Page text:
Considerable doubts in this simple geometric approach result from the analysis of the data around February 1986. At this time the frequency of the radio station used for the measurements was slightly lowered by 1.22 %. This implicates also changes in the evaluation formulas regarding the height scale. Furthermore one have to debate whether or not physical relationships changes due to the frequency shift. Through an estimation using electron density profiles the reflection height would decrease by less than 80 m, which can be neglected (Singer, 2013). This means the straight line in Fig. 3 should not change neither in the slope H nor in h0. Hence, any jumps at the day of frequency change should not be visible neither in SPH nor in H and h0 after applying the new height scale reflecting the new frequency. Figure 4 shows a comparison of data following the suggested corrections in the formulas or not. The visible jumps in the data, after applying the corrections, are shown in Fig. 4a, c. This indicates that the geophysical interpretation of the data has to be revised. It seems do be, that the underlying geometric model is wrong. This has a great influence on the interpretation of the SPH regarding long term issues. The decrease of 114 m per decade would be much greater because the data after 1986 are shifted upwards by 600 m due to the corrections.
To get more resilient data, an additional measuring path Allouis–Juliusruh was set into operation in 2010. The distance is 100 km longer compared with the Allouis–Kühlungsborn path and the bearing is nearly the same (Juliusruh 54∘ N, 13∘ E, Northern Germany). Furthermore, both receivers were equipped with an GPS disciplined frequency normal. This opens the opportunity also to determine the absolute phase of the received signal with an accuracy of a few tens of nanoseconds. Expressed as phase angle φ, this is 3∘. A shielded aperiodic loop coupled via a transformer was deployed as the antenna. After amplifying and low pass filtering of the signal it is directly delivered to an analog to digital converter. Frequency selection is done afterwards by FFT using computer technology. In this way, a measurement series with a time resolution of 5 s is obtained. The procedure to calculate the daily SPH value is not changed and carried out as described above. Both receivers are build up as a two channel version. Each channel is seeded by its own antenna which are entangled by 90∘.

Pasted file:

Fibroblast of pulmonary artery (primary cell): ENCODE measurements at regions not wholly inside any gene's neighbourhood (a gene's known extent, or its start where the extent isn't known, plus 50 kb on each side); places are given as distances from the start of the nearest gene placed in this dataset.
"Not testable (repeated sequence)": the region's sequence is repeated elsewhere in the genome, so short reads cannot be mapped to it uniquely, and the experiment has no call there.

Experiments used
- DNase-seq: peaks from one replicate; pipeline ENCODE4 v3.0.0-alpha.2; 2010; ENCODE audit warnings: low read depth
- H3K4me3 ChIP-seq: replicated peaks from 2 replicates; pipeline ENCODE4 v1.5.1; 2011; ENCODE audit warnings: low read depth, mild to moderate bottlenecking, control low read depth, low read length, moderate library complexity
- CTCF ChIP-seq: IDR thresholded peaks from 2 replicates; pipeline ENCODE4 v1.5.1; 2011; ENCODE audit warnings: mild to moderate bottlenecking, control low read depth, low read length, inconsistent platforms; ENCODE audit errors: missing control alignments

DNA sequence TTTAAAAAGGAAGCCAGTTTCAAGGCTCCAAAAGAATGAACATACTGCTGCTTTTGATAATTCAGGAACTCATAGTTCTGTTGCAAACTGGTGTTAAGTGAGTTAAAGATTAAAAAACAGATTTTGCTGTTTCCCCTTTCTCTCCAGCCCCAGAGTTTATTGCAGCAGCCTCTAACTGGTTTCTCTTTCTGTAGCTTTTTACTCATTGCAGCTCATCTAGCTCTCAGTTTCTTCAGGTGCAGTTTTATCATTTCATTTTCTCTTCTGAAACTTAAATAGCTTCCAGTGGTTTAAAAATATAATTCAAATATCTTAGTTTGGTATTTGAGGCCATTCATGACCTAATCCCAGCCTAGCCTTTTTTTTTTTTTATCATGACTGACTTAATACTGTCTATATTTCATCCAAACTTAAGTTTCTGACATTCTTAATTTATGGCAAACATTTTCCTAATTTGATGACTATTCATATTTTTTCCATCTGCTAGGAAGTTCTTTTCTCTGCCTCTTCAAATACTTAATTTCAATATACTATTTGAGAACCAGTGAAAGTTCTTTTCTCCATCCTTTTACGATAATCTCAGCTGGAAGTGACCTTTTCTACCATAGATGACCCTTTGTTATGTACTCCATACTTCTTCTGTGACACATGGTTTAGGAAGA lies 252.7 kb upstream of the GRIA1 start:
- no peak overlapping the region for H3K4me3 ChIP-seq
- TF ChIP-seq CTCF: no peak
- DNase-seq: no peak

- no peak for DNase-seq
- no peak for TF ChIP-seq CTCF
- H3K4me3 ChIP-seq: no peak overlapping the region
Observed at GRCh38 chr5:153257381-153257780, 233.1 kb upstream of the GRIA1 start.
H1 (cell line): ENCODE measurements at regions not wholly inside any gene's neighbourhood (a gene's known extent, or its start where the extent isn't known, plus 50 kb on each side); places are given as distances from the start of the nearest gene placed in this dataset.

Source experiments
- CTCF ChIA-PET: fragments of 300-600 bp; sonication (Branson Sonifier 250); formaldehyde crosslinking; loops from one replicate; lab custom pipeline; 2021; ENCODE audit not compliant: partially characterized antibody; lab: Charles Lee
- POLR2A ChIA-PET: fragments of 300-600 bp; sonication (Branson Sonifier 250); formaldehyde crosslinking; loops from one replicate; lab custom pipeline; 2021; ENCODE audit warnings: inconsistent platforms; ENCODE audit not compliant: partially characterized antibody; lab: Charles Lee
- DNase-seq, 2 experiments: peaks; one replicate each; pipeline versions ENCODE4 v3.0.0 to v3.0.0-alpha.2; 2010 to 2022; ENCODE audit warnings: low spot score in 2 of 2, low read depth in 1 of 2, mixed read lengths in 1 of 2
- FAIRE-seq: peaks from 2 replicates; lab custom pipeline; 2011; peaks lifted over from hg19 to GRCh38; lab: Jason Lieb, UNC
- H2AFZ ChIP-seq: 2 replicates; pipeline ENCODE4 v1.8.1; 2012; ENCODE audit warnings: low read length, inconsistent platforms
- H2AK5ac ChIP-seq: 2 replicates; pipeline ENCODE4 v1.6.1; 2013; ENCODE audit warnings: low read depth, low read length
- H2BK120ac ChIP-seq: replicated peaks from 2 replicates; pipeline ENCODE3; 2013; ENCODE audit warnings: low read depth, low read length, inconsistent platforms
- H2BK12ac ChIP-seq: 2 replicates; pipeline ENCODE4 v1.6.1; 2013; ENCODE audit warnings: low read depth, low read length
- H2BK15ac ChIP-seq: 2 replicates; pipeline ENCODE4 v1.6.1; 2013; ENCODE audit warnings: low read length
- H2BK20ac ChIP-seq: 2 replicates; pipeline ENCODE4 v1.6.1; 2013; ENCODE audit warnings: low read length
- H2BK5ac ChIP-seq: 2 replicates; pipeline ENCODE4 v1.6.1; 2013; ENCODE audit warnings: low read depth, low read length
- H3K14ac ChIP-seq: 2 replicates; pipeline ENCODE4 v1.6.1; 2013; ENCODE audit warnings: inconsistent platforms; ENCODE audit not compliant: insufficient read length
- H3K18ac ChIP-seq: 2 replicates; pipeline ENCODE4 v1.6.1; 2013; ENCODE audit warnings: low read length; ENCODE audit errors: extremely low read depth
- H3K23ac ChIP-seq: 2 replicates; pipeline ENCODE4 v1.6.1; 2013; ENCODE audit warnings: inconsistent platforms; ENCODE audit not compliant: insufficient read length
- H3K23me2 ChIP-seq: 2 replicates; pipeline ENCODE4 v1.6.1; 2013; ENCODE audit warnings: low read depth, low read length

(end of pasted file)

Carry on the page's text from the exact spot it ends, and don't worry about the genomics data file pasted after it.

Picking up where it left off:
4.1 Amplitude pattern
Subsequently are listed some effects that cannot easily be explained by the simple reflection model. Figure 5 shows the SPH for both measuring paths i.e. Allouis–Kühlungsborn and Allouis–Juliusruh for a few years. Noticeable are the differences in springtime which are roughly 400 m in height. Taking into account that the reflection point of both paths is only 50 km apart these differences seems to be much too large. One would expect a few 10th of meters. Since it is an apparent height and diffraction is neglected. The involved real reflection area is probably greater than 50 km in diameter. If this is not the case, a considerable inclination of reflecting layer must be assumed, which could be also a source for changes in field strength recorded at the receiver place. In this case one would record a value representing a tilting factor and not an apparent height.